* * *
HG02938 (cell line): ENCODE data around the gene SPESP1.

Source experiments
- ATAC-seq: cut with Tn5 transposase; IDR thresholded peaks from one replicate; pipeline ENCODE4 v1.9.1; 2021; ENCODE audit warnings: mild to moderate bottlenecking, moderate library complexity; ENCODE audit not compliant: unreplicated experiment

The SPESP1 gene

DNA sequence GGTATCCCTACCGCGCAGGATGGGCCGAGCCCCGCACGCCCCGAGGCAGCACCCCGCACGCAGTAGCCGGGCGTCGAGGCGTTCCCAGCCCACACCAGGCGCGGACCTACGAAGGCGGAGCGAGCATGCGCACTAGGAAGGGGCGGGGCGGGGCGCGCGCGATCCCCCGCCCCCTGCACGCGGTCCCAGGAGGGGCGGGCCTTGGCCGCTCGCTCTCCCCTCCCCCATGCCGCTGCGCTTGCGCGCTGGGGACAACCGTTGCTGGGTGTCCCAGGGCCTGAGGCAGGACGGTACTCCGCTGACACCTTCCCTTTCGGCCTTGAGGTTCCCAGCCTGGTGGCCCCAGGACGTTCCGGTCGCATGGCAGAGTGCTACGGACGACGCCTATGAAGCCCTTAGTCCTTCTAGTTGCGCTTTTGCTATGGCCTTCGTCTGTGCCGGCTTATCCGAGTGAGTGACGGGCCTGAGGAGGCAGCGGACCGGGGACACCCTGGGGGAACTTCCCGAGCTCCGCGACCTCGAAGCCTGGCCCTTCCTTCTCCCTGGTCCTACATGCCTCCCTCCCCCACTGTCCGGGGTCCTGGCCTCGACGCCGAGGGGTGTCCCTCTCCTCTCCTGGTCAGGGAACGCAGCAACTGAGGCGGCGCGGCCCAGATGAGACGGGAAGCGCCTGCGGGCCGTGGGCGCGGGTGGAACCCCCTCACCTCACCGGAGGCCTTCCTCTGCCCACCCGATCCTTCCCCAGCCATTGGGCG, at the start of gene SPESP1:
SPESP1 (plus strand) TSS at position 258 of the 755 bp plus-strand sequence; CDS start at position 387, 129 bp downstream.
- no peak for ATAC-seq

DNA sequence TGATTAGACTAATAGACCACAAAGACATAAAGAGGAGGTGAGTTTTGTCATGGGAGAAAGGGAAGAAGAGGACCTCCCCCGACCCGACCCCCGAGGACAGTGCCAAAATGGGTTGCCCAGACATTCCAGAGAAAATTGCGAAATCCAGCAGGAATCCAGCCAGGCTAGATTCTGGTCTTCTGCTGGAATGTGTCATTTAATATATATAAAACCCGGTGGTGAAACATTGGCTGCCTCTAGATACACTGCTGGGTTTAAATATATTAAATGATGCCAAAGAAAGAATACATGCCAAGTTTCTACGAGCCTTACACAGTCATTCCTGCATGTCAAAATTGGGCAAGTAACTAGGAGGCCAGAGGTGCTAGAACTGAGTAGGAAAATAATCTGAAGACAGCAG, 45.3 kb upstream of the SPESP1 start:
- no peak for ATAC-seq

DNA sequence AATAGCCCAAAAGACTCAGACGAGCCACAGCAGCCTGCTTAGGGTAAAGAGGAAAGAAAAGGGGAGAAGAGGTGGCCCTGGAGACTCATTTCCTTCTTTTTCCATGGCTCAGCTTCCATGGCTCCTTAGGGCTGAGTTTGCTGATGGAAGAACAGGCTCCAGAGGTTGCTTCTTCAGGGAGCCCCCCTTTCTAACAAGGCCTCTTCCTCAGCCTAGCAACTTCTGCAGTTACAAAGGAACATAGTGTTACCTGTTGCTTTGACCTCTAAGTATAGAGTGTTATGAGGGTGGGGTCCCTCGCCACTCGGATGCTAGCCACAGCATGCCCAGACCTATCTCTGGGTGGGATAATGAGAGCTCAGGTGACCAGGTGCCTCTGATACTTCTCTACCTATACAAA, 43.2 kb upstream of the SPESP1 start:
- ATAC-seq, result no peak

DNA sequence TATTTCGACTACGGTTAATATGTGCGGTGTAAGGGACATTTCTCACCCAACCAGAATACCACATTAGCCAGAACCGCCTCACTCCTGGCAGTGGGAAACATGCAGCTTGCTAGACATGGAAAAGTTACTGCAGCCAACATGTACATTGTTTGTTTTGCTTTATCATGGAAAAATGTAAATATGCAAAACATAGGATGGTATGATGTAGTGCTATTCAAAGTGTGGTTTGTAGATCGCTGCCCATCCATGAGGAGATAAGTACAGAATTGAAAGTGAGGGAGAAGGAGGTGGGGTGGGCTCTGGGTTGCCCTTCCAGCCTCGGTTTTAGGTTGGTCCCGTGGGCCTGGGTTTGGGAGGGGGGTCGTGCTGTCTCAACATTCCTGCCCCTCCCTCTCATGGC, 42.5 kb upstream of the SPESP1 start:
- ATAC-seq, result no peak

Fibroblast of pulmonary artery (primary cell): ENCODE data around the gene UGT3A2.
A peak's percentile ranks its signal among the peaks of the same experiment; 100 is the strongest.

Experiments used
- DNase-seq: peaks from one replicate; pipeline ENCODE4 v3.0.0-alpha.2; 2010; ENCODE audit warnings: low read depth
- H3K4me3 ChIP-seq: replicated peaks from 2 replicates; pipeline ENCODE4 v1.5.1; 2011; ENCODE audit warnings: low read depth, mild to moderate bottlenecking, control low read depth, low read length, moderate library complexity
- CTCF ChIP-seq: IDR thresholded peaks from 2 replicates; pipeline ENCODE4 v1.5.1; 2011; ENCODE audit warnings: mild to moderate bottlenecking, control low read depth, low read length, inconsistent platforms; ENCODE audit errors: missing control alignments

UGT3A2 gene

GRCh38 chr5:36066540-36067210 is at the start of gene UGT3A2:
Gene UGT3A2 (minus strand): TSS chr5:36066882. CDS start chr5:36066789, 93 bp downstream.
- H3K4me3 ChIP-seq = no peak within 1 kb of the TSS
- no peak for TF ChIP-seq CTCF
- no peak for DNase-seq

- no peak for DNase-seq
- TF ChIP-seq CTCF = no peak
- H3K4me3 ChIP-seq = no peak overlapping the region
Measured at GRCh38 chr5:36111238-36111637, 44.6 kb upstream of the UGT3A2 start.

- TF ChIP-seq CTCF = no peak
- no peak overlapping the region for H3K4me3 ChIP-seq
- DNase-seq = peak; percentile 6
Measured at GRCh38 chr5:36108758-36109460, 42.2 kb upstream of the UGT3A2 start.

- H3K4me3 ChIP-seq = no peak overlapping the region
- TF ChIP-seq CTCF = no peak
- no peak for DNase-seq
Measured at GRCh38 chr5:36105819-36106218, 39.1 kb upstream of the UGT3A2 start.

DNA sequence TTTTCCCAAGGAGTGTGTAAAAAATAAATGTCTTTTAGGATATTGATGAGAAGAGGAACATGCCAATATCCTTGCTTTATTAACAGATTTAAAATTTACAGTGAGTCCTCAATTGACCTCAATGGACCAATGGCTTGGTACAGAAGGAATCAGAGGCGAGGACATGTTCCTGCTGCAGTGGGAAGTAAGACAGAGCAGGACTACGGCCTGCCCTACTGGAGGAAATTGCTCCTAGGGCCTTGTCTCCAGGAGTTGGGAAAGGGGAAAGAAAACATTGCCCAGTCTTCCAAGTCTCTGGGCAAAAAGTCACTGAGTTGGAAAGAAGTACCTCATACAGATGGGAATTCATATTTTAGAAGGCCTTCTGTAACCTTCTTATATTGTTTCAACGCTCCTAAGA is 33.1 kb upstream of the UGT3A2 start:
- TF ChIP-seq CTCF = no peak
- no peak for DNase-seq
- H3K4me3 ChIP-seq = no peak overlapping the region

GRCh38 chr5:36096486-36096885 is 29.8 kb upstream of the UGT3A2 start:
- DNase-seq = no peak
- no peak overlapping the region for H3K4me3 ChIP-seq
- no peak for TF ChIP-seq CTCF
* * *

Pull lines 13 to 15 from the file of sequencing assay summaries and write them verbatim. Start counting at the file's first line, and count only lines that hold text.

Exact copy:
- ATAC-seq, result no peak

Fibroblast of pulmonary artery (primary cell): ENCODE data around the gene UGT3A2.
A peak's percentile ranks its signal among the peaks of the same experiment; 100 is the strongest.